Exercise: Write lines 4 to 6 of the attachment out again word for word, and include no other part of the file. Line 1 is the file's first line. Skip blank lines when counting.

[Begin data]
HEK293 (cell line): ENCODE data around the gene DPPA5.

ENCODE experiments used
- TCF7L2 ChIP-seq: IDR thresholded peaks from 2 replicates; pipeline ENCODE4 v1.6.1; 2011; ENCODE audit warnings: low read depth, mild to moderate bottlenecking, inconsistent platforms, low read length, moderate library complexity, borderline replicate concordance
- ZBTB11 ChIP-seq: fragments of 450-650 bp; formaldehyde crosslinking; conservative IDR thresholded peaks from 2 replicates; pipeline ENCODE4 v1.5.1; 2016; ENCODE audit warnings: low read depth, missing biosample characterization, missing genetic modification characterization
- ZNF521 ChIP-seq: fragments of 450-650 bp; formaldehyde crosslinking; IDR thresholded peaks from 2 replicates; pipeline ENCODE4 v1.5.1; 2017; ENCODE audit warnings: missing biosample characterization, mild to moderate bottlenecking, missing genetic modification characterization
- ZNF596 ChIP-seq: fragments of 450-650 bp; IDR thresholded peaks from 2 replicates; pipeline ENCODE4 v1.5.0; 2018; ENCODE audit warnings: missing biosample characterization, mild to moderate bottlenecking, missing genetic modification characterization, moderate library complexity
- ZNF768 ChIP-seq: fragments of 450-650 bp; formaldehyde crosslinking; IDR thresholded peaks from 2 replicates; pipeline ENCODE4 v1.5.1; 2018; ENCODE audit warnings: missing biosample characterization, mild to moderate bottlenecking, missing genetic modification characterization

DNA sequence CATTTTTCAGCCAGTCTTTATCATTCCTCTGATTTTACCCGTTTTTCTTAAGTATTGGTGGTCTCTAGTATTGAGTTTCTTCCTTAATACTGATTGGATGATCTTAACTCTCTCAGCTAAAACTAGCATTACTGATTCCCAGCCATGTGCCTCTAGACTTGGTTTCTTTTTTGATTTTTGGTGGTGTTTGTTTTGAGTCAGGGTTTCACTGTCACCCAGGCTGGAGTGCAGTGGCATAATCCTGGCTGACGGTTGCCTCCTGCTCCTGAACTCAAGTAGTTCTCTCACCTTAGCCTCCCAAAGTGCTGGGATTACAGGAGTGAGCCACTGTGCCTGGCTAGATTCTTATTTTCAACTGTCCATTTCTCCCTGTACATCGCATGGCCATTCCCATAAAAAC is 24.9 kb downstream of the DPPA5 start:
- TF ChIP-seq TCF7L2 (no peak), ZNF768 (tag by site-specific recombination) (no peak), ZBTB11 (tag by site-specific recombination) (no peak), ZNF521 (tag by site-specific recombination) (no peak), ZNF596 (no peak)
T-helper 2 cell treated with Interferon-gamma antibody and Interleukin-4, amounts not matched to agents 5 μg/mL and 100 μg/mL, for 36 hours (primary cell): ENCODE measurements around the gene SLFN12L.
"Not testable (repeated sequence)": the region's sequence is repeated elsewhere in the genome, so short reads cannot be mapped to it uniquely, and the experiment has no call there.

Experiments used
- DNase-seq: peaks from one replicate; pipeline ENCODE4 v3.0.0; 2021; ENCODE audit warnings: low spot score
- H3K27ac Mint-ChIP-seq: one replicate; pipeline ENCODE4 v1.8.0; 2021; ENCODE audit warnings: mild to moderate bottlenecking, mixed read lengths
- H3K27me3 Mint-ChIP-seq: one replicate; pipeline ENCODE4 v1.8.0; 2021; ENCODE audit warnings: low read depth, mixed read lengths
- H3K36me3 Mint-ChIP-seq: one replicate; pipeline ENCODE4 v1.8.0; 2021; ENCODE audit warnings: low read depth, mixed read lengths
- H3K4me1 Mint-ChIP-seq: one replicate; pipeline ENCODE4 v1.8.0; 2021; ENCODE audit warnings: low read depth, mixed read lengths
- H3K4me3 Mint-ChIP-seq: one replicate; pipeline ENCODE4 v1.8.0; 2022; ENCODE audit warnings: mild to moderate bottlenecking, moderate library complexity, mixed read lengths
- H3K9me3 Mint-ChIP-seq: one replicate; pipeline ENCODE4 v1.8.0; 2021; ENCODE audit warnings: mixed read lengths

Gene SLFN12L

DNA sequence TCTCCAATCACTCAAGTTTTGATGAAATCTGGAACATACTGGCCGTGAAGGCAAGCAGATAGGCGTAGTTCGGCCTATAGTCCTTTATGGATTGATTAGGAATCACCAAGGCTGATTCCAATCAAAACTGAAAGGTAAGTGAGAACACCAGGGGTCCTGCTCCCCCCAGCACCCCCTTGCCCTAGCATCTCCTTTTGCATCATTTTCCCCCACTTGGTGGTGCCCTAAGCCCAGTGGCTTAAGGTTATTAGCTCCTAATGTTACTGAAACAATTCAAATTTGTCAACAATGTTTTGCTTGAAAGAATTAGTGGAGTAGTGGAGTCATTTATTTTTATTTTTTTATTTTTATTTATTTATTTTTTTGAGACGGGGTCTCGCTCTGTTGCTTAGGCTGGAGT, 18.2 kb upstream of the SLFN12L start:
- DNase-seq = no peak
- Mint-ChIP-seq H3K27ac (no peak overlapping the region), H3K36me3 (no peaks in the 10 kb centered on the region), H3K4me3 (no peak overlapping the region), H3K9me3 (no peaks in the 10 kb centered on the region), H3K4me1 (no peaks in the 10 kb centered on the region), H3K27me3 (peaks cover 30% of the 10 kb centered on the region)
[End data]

- ZBTB11 ChIP-seq: fragments of 450-650 bp; formaldehyde crosslinking; conservative IDR thresholded peaks from 2 replicates; pipeline ENCODE4 v1.5.1; 2016; ENCODE audit warnings: low read depth, missing biosample characterization, missing genetic modification characterization
- ZNF521 ChIP-seq: fragments of 450-650 bp; formaldehyde crosslinking; IDR thresholded peaks from 2 replicates; pipeline ENCODE4 v1.5.1; 2017; ENCODE audit warnings: missing biosample characterization, mild to moderate bottlenecking, missing genetic modification characterization
- ZNF596 ChIP-seq: fragments of 450-650 bp; IDR thresholded peaks from 2 replicates; pipeline ENCODE4 v1.5.0; 2018; ENCODE audit warnings: missing biosample characterization, mild to moderate bottlenecking, missing genetic modification characterization, moderate library complexity